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Land And Freedom
cast: Hart, Rosana Pastor, Icair Bollain, and Tom Gilroy

director: Ken Loach

109 minutes (15) 1995
widescreen ratio 16:9
Artificial Eye DVD Region 2 retail

RATING: 10/10
reviewed by Tom Matic
The DVD release of Ken Loach's rousing and emotionally charged historical drama is a case of a great film enhanced by a genuinely illuminating commentary by the film's historical adviser Andy Durgan and the director himself. Land And Freedom tells of a stalwart Communist Party member David Carr (Ian Hart), who goes to Spain to fight on the Republican side in the Spanish Civil War. He falls in with the POUM (Trotskyite) militias and sees the Spanish revolution destroyed by the Stalinist-led 'Popular Front' government, forcing him to rethink his long-held loyalty to the Party. However these events from the 1930s are given contemporary resonance by the framing device of Carr's teenage granddaughter going through his effects after his death in his hometown of Liverpool. As the ambulance crew run up the stairwell of the block of flats where the ailing David Carr has collapsed, we see an anti-BNP poster on the wall, reminding us that in the here and now, far from going away, the Far Right is again on the march. Loach and Durgan's commentary also draw links to the antiwar movement in the run-up to the invasion of Iraq. The granddaughter finds newspaper cuttings, letters that provide the narrative voice and a red scarf full of Spanish soil whose metaphorical significance becomes clear later on, when the woman Carr is falling for, Blanca (Rosana Pastor), gives a speech about the centrality of the land to their struggle.

Land And Freedom is the story not just of the defeat of the Republicans by General Franco's fascists, but of the defeat of a radical social movement by Stalinism. The conflicts between the different factions are encapsulated in the figure of Carr, a card-carrying Communist Party man who confronts his own political ideology head-on. In one of his letters to his fianc�e Kitty, he asks her to reassure one of his Party comrades that he will join one of their outfits as soon as they get their act together, reasoning that they're all on the same side, all fighting fascism. But he's soon to discover that things are not that simple. Neither the Comintern nor anyone else has organised any kind of infrastructure to help volunteers like him get to the front. After hitch-hiking through France, he has to walk over the Pyrenees, and boarding a train, some POUM militants take him under their wing, one of them joking that his smell of his sore and sweaty feet could be used as a weapon against Franco! Despite all the good-natured sense of camaraderie, the POUM militia Carr joins is isolated and desperately short of weapons. Blanca's boyfriend is killed and Dave is himself wounded. He ends up in Barcelona during the Maydays uprising of 1937, participating in a Stalinist-led attack on the anarchist-held telephone exchange. During some verbal exchanges with the anarchists, he realises that one of them is English, in fact a Liverpudlian like himself. "Why aren't you over here?" he asks. "Why aren't you over here?" comes the rejoinder. He deserts his post, and rejoins his former POUM comrades, but only to see them rounded up by a Stalinist unit, the Popular Front government having proscribed them as traitors. This scene is made all the more poignant and shocking by the death of Blanca at the hands of the unit, which is led by an American international volunteer previously in that very POUM militia, who had earlier left in disgust at what he saw as their lack of discipline.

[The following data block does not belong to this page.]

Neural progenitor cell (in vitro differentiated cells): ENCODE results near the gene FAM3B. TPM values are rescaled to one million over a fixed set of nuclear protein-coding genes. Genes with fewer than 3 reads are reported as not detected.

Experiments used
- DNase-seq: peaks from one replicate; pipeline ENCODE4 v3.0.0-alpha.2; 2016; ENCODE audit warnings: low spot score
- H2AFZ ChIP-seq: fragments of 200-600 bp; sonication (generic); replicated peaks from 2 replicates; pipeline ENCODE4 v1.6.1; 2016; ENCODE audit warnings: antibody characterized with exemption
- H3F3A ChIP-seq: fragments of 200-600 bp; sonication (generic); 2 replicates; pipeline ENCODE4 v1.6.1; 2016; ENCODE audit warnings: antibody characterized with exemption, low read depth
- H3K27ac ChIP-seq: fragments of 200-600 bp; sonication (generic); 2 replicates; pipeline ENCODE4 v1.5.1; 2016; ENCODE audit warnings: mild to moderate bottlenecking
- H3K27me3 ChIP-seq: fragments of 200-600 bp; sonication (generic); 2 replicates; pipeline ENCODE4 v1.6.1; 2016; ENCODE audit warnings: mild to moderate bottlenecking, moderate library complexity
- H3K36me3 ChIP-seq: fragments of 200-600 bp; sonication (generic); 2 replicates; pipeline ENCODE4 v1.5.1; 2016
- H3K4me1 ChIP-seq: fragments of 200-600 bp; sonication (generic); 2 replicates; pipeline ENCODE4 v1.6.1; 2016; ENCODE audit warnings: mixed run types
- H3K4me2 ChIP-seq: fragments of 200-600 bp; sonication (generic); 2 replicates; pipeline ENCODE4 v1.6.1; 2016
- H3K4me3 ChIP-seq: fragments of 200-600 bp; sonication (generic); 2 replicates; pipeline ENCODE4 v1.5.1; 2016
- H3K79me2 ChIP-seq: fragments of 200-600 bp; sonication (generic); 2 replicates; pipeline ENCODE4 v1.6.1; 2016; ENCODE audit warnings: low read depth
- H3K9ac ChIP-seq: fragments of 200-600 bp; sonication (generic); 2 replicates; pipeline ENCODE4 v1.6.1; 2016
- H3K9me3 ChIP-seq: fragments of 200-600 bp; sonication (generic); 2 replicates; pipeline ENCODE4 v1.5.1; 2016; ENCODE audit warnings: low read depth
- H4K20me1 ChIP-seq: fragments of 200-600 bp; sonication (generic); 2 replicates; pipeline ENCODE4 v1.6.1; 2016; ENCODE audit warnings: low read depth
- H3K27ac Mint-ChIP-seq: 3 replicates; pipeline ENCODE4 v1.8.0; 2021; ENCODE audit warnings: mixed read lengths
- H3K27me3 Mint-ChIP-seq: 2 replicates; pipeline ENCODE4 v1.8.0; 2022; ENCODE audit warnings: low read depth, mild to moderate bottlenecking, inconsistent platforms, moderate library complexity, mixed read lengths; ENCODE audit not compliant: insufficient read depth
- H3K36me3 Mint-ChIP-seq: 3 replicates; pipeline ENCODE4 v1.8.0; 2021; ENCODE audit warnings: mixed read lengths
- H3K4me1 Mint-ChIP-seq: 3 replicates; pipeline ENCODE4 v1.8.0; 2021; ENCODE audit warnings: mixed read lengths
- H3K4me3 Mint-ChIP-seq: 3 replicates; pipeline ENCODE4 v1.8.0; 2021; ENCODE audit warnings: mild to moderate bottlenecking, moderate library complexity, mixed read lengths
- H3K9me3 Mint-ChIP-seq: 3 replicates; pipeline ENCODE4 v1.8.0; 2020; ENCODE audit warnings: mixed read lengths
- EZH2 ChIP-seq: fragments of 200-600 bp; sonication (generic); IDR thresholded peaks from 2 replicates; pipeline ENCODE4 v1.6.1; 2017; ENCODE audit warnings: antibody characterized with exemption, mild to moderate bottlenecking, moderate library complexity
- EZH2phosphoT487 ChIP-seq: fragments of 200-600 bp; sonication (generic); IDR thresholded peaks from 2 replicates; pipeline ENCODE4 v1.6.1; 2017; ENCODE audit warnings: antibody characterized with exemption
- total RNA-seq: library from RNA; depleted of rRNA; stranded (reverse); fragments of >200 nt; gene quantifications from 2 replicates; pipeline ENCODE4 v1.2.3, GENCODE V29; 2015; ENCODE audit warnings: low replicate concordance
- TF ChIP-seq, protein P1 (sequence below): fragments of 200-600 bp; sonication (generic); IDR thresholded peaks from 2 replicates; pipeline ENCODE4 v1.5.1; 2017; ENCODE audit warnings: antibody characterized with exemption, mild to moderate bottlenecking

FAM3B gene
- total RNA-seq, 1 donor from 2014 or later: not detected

Blanca's death came as a shock to the cast as well, as the commentary points out that this plot outcome was not revealed even to Rosana Pastor before the scene was filmed. The making-of featurette Loach On Location goes into more detail about the improvisational methods the director used when making Land And Freedom, as well as conveying a real sense of what it's like filming intense street-fighting. The commentary, with its contributions by historical adviser Andy Durgan, is invaluable in putting key scenes in a proper historical perspective, and Ken Loach's remarks also throw light on the thinking behind certain aspects of the film. A key example is the decision to make Carr a na�ve Stalinist, rather than someone who might naturally support the anarchists or the POUM. Loach explains that he and screenwriter Jim Allen thought it was important that we see David Carr making this political journey. As a result we are left with a picture of people not with fixed ideologies, but whose ideas are moulded and changed by their struggles and the circumstances in which they find themselves.

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